‘Weird’ exoplanet 800 light-years from Earth has yellow skies


Researchers have found the “weird” exoplanet WASP-79b, nearly 800 light-years from Earth, does not have a blue sky as our planet does. Instead, its skies are yellow.

According to a statement from NASA, WASP-79b orbits its host star once every 3.7 Earth days and is not in the habitable zone, the proximity of which a planet is to a star where it could support liquid water.

The exoplanet, known as a “hot Jupiter,” also does not have any evidence of Rayleigh scattering, which is what causes Earth’s skies to appear blue by “scattering the shorter (bluer) wavelengths of sunlight,” the agency noted. That’s left experts puzzled.

“This is a strong indication of an unknown atmospheric process that we’re just not accounting for in our physical models,” said researcher Kristin Showalter Sotzen of the Johns Hopkins University in a statement. “I’ve shown the WASP-79b spectrum to a number of colleagues and their consensus is ‘that’s weird.’”

In addition to having a yellow sky, WASP-79b is exceptionally hot, with an average temperature of approximately 3,000 degrees Fahrenheit, making it one of the largest exoplanets ever observed.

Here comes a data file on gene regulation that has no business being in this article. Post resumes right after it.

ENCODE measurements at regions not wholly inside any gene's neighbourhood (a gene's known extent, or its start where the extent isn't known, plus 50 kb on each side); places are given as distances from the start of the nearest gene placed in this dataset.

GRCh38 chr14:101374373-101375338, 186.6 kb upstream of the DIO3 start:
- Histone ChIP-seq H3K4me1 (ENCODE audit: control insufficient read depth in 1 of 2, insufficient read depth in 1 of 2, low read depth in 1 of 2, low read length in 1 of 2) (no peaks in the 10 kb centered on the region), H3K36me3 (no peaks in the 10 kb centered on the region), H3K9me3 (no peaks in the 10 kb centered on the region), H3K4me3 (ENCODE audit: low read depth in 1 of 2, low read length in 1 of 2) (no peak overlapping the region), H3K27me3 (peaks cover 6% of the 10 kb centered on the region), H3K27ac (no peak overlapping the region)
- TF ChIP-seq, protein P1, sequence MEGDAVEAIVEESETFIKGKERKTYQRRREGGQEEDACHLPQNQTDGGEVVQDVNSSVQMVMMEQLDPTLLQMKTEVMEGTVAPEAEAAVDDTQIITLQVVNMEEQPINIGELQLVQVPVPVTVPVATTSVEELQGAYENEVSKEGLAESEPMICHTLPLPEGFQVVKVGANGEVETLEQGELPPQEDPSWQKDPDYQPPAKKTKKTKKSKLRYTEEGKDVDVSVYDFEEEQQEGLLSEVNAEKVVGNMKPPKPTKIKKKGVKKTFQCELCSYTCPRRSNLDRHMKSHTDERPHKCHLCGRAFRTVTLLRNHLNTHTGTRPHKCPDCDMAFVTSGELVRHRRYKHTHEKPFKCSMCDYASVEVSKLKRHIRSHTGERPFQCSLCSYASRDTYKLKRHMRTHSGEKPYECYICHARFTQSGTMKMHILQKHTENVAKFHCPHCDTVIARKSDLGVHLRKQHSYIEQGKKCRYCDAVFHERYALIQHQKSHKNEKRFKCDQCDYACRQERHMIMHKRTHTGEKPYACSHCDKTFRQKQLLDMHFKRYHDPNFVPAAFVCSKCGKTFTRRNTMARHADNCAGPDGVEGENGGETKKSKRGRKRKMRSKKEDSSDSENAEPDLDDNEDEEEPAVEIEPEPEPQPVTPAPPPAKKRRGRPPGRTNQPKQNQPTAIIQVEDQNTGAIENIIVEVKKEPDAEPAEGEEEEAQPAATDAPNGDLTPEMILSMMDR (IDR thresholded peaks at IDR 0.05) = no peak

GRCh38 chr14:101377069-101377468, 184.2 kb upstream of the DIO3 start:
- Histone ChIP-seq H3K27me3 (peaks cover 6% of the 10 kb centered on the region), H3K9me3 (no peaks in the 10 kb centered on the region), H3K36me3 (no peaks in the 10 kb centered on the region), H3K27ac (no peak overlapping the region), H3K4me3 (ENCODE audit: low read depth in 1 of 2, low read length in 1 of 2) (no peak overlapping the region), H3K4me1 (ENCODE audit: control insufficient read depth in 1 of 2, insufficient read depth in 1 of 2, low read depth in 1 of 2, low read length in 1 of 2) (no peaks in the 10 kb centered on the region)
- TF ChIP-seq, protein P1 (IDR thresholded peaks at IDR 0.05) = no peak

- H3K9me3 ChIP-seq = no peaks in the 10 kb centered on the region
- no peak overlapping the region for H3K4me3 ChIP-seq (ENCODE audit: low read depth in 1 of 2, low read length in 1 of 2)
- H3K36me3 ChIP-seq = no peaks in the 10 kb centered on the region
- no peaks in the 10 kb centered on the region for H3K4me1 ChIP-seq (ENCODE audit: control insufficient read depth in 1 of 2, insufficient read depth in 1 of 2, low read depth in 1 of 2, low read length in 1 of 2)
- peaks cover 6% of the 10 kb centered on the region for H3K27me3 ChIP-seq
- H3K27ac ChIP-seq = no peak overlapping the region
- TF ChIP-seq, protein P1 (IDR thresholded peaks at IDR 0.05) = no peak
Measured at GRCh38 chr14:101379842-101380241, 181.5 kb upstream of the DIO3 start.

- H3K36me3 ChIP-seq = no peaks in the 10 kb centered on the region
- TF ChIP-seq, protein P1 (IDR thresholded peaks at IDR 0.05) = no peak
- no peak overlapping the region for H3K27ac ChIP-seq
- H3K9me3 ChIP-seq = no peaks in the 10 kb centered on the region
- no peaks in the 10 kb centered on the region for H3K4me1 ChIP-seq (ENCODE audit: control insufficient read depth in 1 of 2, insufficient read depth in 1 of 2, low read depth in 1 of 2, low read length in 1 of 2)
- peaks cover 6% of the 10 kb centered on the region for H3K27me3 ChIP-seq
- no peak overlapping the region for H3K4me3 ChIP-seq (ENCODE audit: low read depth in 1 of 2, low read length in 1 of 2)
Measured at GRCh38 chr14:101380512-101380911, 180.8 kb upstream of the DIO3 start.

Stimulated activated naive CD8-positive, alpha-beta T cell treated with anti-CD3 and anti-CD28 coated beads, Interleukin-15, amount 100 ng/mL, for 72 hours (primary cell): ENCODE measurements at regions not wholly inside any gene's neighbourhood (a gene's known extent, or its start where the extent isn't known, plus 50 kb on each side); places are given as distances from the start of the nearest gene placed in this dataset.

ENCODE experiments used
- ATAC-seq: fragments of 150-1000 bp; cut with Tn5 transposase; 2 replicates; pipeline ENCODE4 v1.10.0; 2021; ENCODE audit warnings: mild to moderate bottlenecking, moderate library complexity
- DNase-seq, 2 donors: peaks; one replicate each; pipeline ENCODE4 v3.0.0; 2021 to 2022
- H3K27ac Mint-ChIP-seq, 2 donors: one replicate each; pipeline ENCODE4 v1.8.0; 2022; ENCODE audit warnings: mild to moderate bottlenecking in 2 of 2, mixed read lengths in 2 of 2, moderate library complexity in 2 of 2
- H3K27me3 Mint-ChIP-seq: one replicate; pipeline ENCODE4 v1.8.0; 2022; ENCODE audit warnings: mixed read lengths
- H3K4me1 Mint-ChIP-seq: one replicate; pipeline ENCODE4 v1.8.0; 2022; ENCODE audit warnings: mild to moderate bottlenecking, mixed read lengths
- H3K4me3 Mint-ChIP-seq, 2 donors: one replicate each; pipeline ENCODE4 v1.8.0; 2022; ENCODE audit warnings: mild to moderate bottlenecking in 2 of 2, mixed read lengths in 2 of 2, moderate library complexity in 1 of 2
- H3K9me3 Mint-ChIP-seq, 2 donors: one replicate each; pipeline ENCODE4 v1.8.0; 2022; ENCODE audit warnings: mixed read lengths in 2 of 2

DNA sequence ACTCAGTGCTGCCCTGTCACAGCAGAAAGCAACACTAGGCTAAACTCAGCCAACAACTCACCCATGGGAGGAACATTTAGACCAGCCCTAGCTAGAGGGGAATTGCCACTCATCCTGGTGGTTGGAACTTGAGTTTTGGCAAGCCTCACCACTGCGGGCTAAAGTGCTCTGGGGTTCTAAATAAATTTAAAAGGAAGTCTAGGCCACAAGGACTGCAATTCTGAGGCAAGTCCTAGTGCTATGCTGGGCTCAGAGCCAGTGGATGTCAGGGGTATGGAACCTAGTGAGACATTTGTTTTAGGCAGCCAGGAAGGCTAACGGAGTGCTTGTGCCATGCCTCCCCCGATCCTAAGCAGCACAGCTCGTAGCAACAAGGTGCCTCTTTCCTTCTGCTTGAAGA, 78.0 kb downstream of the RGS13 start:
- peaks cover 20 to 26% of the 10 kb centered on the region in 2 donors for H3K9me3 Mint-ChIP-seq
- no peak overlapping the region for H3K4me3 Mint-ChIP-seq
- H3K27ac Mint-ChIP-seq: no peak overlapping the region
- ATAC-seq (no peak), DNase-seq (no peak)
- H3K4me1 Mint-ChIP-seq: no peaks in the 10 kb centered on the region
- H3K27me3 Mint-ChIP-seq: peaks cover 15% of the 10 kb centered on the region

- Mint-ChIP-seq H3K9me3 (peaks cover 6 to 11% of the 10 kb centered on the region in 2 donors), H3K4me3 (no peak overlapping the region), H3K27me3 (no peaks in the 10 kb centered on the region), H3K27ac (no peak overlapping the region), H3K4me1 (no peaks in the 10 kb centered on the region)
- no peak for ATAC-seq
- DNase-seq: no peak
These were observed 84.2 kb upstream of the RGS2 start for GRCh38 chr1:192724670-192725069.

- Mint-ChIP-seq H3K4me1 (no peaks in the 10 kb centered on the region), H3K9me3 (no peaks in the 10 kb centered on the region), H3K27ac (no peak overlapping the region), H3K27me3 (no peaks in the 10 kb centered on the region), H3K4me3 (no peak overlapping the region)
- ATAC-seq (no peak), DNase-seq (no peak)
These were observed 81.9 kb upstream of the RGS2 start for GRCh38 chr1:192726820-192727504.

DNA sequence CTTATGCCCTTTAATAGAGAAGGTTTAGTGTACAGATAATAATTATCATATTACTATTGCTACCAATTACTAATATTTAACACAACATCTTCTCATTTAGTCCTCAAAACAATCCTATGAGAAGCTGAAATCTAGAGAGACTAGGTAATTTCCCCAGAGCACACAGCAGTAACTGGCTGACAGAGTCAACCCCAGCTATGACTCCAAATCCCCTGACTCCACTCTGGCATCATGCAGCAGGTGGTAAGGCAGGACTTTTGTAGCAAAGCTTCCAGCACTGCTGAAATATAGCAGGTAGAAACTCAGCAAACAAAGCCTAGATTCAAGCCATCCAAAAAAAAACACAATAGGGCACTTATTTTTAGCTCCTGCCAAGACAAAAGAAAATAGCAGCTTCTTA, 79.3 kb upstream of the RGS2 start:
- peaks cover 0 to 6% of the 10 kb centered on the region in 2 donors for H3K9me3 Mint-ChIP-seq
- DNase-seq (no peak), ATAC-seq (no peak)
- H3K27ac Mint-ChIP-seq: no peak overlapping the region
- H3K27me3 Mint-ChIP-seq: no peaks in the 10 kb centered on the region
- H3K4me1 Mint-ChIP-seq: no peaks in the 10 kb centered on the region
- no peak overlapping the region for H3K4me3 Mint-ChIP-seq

“WASP-79b is twice the mass of Jupiter and is so hot it has an extended atmosphere, which is ideal for studying starlight that is filtered through and grazes the atmosphere on its way toward Earth,” NASA added.

The exoplanet is 780 light-years from Earth in the constellation Eridanus. A light-year, which measures distance in space, equals 6 trillion miles.

WASP-79b may also have “scattered clouds and iron lifted to high altitudes could precipitate as rain,” the agency explained.

Researchers also discovered that another exoplanet, WASP 76-b, is believed to have “iron rain.”

Sotzen added that the researchers are not really sure what’s causing the phenomena, as it’s the first time they’ve seen this.

“We need to keep an eye out for other planets like this because it could be indicative of unknown atmospheric processes that we don’t currently understand,” Sotzen explained. “Because we only have one planet as an example, we don’t know if it’s an atmospheric phenomenon linked to the evolution of the planet.”

The findings were published in the Astronomical Journal.

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